On Thursday night in northern Iraq, military movements caused significant problems, coming as they did at a time of heightened tension between the Iraqi government in Bagdad and authorities in Iraqi Kurdistan, where a referendum on independence had just been held. The semi-autonomous northern zone operates like a state within a state and has its own borders, parliament and military; recently a referendum was held asking whether the Kurdish zone should secede from Iraq.
Several days ago, Iraqi Kurdish military forces, known as the Peshmerga, withdrew around 15 kilometres from their established positions in the district of Maktab Khalid, 20 kilometres south of Kirkuk and from villages in the Tuz Khurmatu and Daquq areas. Soldiers from the Iraqi army and fighters from Shiite Muslim militias took their places; some of the fighters in these militias are actually local to the area. Before that happened though, the two forces faced off for about two hours. In the end the incident ended without shots fired.
The whole incident was confusing and the finer details behind the troop movements remain unclear. However, speaking anonymously, a Kurdish official told NIQASH that the movements were the result of a negotiated settlement between the Iraqi Kurdish political party that runs Kirkuk (and most of the military there), the Patriotic Union of Kurdistan, or PUK, and the Iraqi government in Baghdad. The settlement had apparently been negotiated with the help of Iran.
The eventual withdrawal was a military tactic, the commander explains. But then the media reports and social media changed what everyone thought.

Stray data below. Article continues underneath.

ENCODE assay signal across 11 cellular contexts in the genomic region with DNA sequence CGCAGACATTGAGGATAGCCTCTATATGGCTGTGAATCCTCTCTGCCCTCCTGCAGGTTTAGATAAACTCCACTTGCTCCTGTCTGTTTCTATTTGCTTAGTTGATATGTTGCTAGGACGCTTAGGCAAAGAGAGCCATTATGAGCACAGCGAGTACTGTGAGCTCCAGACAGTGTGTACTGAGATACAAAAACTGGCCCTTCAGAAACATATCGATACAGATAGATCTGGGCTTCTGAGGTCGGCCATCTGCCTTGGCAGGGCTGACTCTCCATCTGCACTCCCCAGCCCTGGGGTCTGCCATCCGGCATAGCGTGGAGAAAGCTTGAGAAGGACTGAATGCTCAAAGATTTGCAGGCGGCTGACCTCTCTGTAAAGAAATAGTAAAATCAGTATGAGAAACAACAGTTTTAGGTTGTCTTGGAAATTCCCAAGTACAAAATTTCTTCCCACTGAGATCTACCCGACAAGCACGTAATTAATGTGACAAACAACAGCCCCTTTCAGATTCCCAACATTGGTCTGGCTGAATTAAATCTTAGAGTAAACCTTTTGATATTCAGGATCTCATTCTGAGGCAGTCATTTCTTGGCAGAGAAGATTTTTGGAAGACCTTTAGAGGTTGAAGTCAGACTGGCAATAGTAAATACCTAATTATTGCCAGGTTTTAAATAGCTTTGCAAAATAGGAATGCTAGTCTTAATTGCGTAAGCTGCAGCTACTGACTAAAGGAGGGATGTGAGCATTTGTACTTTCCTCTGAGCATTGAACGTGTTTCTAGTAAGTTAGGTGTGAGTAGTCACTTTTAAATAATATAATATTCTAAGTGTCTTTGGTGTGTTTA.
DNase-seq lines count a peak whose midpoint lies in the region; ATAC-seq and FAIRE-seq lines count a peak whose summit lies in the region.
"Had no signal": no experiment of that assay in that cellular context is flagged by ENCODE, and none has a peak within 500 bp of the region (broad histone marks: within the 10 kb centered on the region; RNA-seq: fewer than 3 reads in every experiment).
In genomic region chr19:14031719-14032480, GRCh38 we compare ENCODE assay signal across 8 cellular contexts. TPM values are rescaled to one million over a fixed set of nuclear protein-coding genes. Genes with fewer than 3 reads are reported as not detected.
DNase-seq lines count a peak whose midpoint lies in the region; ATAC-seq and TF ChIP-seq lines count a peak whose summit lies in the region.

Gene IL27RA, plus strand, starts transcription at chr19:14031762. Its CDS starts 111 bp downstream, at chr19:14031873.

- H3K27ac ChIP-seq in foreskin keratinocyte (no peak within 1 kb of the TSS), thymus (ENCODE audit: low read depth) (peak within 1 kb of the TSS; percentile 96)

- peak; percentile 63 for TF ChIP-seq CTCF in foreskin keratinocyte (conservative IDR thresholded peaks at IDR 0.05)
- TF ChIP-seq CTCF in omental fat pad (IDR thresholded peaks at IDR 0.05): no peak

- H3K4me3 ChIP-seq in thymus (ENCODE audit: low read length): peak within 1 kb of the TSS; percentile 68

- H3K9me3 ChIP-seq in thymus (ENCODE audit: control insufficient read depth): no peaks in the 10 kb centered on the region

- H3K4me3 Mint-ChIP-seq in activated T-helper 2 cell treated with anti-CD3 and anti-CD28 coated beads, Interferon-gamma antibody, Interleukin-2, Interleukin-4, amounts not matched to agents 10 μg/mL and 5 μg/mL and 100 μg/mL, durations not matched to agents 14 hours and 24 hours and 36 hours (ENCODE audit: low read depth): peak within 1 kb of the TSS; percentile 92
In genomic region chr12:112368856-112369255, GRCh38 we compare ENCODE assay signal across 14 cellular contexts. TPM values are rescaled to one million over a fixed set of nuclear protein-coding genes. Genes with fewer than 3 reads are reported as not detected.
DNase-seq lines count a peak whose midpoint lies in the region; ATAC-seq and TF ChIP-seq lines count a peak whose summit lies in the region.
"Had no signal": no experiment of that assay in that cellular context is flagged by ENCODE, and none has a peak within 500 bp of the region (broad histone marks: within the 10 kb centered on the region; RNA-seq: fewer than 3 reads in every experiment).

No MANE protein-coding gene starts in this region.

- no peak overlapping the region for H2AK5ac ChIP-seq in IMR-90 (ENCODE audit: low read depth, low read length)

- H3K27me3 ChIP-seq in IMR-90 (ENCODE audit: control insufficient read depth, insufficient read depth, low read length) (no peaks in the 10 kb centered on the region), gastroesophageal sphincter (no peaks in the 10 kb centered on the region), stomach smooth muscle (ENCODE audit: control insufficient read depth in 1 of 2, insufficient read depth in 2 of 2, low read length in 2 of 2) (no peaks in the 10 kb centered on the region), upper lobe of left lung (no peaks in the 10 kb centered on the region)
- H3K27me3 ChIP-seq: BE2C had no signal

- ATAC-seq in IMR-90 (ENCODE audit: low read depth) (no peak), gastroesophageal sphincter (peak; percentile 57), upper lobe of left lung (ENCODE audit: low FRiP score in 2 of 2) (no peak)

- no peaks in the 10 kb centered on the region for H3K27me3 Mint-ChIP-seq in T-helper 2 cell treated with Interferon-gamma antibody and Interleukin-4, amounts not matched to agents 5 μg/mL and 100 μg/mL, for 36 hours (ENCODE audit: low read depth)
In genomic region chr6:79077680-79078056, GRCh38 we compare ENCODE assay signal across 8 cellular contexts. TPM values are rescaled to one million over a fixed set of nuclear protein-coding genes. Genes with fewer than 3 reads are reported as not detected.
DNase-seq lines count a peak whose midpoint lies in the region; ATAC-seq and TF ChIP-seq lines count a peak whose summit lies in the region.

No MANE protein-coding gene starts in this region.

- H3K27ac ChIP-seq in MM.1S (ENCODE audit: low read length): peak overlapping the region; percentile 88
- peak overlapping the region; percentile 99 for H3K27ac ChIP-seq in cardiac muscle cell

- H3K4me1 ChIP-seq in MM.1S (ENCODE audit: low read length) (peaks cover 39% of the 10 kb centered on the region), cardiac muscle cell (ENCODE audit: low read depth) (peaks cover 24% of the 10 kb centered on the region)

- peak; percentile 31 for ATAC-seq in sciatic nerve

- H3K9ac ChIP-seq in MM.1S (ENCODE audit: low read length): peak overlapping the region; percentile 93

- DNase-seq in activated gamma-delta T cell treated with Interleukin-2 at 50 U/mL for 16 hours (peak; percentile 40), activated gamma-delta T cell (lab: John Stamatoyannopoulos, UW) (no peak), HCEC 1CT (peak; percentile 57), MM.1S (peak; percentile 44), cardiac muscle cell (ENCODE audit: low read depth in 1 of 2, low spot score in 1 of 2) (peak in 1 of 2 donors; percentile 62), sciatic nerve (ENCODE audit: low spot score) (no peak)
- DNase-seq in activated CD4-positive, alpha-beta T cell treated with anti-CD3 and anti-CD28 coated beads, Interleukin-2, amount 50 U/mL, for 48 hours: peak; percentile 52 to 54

It is worth noting that the Kurdish zone is split between two parties, the PUK and the Kurdistan Democratic Party, or KDP. The former is closer to Iran and the latter is closer to Turkey. Since a civil war in the 1990s, the two parties have split the region into two, controlling each side with troops loyal to their own party.
Several sources, including from within Iraqi Kurdish intelligence services, politics, and military, told NIQASH that it was the Shiite Muslim militias who first demanded the withdrawal of the Kurdish military. However, the PUK refused to move their men, saying they would only hand the areas over to representatives of the Iraqi government and military and not to the militias.
The militias are a semi-official force that arose out of the security crisis sparked by the extremist group known as the Islamic State. Some of the Shiite Muslim militias are beholden to the government in Baghdad and others have declared they are closer to Iran and Iranian military figures.
The PUK’s initial refusal is what caused the stand-off and why the Iraqi Kurdish military apparently readied themselves for action.
“When [Iraqi prime Minister] al-Abadi requested a belt of Iraqi military be established south of Kirkuk, and a Kurdish withdrawal of up to 15 kilometres, the PUK agreed,” the Kurdish official says, “so as not to stir up problems, especially because the relationship between Baghdad and Kurdistan is very poor at the moment.”